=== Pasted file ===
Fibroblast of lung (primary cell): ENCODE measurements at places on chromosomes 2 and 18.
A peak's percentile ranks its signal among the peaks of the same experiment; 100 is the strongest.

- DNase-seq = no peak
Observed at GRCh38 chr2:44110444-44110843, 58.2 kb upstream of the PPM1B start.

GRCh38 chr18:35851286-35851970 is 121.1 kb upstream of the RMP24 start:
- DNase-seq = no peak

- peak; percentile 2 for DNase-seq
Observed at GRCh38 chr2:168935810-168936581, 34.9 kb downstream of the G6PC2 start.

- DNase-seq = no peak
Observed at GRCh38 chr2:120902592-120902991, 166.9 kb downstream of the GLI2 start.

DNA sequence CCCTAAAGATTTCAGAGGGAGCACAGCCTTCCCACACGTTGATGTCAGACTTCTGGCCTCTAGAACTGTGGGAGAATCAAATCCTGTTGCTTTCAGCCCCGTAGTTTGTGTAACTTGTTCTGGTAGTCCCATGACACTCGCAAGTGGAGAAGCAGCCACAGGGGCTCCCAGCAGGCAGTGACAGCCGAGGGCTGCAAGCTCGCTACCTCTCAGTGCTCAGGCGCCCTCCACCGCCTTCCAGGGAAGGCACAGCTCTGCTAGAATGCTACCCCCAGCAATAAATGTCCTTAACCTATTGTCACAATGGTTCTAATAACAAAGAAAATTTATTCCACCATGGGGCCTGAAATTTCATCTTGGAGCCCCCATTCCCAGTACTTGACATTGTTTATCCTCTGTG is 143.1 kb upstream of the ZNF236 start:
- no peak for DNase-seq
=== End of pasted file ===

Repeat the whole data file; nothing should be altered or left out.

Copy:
Fibroblast of lung (primary cell): ENCODE measurements at places on chromosomes 2 and 18.
A peak's percentile ranks its signal among the peaks of the same experiment; 100 is the strongest.

- DNase-seq = no peak
Observed at GRCh38 chr2:44110444-44110843, 58.2 kb upstream of the PPM1B start.

GRCh38 chr18:35851286-35851970 is 121.1 kb upstream of the RMP24 start:
- DNase-seq = no peak

- peak; percentile 2 for DNase-seq
Observed at GRCh38 chr2:168935810-168936581, 34.9 kb downstream of the G6PC2 start.

- DNase-seq = no peak
Observed at GRCh38 chr2:120902592-120902991, 166.9 kb downstream of the GLI2 start.

DNA sequence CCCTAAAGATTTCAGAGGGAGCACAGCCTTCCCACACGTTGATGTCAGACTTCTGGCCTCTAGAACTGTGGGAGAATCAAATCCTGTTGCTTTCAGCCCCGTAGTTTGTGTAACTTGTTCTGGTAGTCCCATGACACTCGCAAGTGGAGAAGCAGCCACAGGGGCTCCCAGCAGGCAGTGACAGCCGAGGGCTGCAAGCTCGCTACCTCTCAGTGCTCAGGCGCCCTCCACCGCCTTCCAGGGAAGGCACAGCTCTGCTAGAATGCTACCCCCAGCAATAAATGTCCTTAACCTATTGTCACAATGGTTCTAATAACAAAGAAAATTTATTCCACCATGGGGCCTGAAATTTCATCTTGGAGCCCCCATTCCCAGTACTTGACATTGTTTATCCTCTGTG is 143.1 kb upstream of the ZNF236 start:
- no peak for DNase-seq